The sodium glucose co-transporter 2 (SGLT2) inhibitor canagliflozin is a novel treatment option for adults with type 2 diabetes mellitus (T2DM). In patients with hyperglycemia, SGLT2 inhibition lowers plasma glucose levels by reducing the renal threshold for glucose (RTG ) and increasing urinary glucose excretion (UGE). Increased UGE is also associated with a mild osmotic diuresis and net caloric loss, which can lead to reductions in body weight and blood pressure (BP). After promising results from preclinical and phase I/II studies, the efficacy and safety of canagliflozin was evaluated in a comprehensive phase III development program in over 10,000 patients with T2DM on various background therapies. Canagliflozin improved glycemic control and provided reductions in body weight and BP versus placebo and active comparators in studies of up to 2 years' duration. Canagliflozin was generally well tolerated, with higher incidences of adverse events (AEs) related to the mechanism of action, including genital mycotic infections and AEs related to osmotic diuresis. Results from the preclinical and clinical studies led canagliflozin to be the first-in-class SGLT2 inhibitor approved in the United States, and support canagliflozin as a safe and effective therapeutic option across a broad range of patients with T2DM.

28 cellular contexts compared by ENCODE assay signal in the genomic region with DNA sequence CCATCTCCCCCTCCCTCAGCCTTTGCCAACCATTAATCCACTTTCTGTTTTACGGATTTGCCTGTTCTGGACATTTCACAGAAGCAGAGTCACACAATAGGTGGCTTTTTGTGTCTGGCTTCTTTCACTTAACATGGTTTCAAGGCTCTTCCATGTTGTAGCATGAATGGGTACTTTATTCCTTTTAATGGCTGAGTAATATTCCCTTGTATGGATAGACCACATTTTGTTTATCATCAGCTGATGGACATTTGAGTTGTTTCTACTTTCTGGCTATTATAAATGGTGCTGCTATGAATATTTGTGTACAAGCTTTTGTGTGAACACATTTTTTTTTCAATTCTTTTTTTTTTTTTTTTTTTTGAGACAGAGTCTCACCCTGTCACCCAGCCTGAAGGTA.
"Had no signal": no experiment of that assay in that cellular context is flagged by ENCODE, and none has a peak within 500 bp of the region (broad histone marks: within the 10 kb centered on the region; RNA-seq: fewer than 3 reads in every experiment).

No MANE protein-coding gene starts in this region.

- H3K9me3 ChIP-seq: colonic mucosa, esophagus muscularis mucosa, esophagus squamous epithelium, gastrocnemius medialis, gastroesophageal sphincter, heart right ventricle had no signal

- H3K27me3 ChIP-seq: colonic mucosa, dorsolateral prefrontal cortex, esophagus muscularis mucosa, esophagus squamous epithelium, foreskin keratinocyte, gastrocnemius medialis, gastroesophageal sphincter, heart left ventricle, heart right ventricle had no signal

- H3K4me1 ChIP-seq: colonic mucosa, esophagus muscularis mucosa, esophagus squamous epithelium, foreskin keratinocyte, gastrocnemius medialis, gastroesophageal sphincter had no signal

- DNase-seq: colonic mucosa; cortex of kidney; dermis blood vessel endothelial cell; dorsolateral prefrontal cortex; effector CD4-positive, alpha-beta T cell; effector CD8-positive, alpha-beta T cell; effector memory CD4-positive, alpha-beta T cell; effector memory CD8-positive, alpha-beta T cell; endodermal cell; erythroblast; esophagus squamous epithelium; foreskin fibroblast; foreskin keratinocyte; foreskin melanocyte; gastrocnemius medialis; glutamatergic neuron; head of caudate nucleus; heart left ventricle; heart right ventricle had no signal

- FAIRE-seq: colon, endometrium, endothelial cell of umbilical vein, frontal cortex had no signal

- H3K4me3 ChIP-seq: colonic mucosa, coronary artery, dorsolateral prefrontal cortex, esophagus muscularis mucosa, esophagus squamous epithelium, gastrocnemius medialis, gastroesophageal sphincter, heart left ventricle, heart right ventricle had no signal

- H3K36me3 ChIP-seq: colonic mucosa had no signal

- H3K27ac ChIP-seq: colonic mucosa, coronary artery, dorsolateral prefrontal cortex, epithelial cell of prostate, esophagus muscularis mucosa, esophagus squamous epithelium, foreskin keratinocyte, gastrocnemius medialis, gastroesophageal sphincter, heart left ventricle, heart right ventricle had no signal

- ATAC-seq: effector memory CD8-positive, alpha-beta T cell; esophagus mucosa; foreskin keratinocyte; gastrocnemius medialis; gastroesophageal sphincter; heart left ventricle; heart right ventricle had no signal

Keywords: SGLT2 inhibitor; antihyperglycemic agent; canagliflozin; type 2 diabetes.
© 2015 The Authors. Annals of the New York Academy of Sciences published by Wiley Periodicals Inc. on behalf of The New York Academy of Sciences.